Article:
Okay, so there's my self-serving blog dribble… is there a point?
It is time for us to make a new strategic play. We've had a CMS we've been selling since 2003 quite effectively. We built it before "blogs" were the big deal they are today and we made it because we were tired of our bosses spending 6 figures on some license fee for what amounted to a publishing system. It's called Concrete CMS and it works. It's flexible to work with, easy for office workers to use, and robust enough to handle real sites. We made it because we had an AdCouncil project with an insane deadline and too many stakeholders. We knew they would never agree to a fixed scope, so we needed a modular way to deal with content and functionality where we could re-arrange things in real-time and look like heroes. We did.
It grew. For the last 5 years we've done major and minor edits to it and basically sold it as the market allowed. As a production guy turned bizdev guy, I gotta say its really interesting to see the market change. I remember when people thought we were cheap because we wanted 15k instead of 30k for a perpetual license of our app. Shit I remember when TeamSite cost 300k. The price has come down year after year. As the guy in me who cuts paychecks cries, the Anarchist industrial punk kid who dropped out of college to help the underdog take on the man is getting excited though.
So here it is.
We've been working on the next HUUUGE version update of Concrete for over a year now. It's mad web2.0. It's hella AJAXy. It's dead fucking sexy and you're going to love it. It's my job to figure out who we're going to sell it to, and how we're going to price it. There's been a lot of debate. We could tweak it around to serve a particular vertical. We could add some more eCommerce loving to it and take on Magenta and the array of OsCommerce killers that are about to come out. We could come up with all sorts of money grubbing bullshit plans that we'd implement to some degree and keep making cash off of.. but frankly.. I grow weary of the battle & bullshit.
I want two things.
1) I want financial security for my family and creative crew. I want to be able to spend time with my daughters and know that I'll be able to send them through school.
2) I want to do fun, creative, world improving things. Five figure license fees to corporate America, for software that only kinda meets the core promise behind the stated need, isn't gonna put a smile on my face.
So, oh faithful new reader… Take it.
Take it for free.
Yes, I'm drinking beer, and I'm gonna buy you free beer too.
I saw Dirty Jobs the other day where a born and bread fisherman in Oregon looked at his trade, and decided to sell everything and buy into the Cranberry business for his family and personal sanity stake. Sadly the Cranberry market tanked for 3 years immediately after he got started, but he lasted through and amazingly built a successful business at something he barely knew.
I feel like I'm making the same type of decision here. My Father certainly would not give away intellectual property, his manufacturing software shop had the same core license plus time and materials model that my current webshop, and so many others had. I've certainly loved and benefited from many open source solutions over the years, but personally have always most identified with the older Shareware movement: "have a taste, but the meal ain't free." The fact that we're giving away Concrete CMS under the MIT license, more open than ‘public domain', is a true step out of the water for me, and I'm excited about what I'm gonna learn.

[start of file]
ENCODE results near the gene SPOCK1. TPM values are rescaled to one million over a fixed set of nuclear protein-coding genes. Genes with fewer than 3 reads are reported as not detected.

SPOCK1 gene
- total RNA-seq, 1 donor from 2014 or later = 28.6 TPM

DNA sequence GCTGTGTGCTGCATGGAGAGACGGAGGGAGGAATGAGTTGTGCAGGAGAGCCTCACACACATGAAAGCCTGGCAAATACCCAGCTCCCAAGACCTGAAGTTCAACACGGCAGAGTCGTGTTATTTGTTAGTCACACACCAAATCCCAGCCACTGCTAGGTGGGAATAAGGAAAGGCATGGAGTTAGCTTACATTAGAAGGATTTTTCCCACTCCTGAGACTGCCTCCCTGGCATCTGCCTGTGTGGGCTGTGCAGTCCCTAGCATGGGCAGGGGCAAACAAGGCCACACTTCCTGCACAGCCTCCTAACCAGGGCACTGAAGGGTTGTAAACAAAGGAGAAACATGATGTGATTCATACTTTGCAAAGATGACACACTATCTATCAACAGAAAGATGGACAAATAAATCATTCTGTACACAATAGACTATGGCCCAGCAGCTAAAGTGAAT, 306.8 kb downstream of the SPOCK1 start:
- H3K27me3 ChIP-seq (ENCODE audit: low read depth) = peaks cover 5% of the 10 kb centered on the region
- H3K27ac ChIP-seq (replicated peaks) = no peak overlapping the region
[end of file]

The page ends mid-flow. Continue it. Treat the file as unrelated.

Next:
Of course, I hope it will be wildly successful, we'll live comfortable and creative lives while making the world a better place from our little wet corner of the world. I can promise you, oh dedicated reader, one thing.. We will embrace this full force. We will blog on our blog as openly and blatantly as our minds take us. We may end up being seen as asses or heroes, maybe both – but we'll certainly do everything we can to go big. Welcome to the internal dialog at Concrete the Studio, you're going to hear it all.
I can not lie, this is a good idea that we simply didn't have first.
If someone could please explain to me how concepts like this go from 2 users to 2,000 – I've got some work for ya.
On February 28th – 2006, Franz Maruna led a discussion for the Portland Development Commission on eCommerce. Franz Maruna is CEO of Concrete CMS, a local web application developer. The PDC is launching a new eCommerce program to encourage web industry growth in Portland Oregon.
These ten rules were discussed as good starting points and lessons learned for running successful retail operations on the internet.
First Thursday Open House Celebrates Art and Technology
Portland, OR, Feb 23rd 2005 – Concrete CMS, a provider of web content management solutions invites the public to explore their new offices which feature a small art gallery called ‘Concrete the Studio'. Located in the Merchant's Hotel Building at 222 NW Davis in the heart of Old Town , Concrete the Studio will feature one artist each month as part of the First Thursday gallery walk.
Concrete CMS presents web resources for writers at upcoming Wordstock Festival
Portland , OR – The first annual Wordstock book festival commences this April 19th through 24th in the South Wing of the Oregon Convention Center. Along with featuring prominent authors like Norman Mailer, John Irving, and Alice Sebold, the festival will also provide several workshop sessions for teachers and aspiring writers alike.
…or how a web shop can open an art gallery.
While moving their offices into the historic Merchant's Building in Old Town, the folks at Concrete CMS saw an opportunity. "The fourteen foot ceilings, brick walls, and open space lend themselves to a gallery setting. "For years, we've made art that works for our clients, and now we've got a chance to give something back to Portland," says Franz Maruna, Director. "Our studio receptions are a comfortable salon-like environment where local artists can connect with a diverse audience that many traditional galleries don't deliver."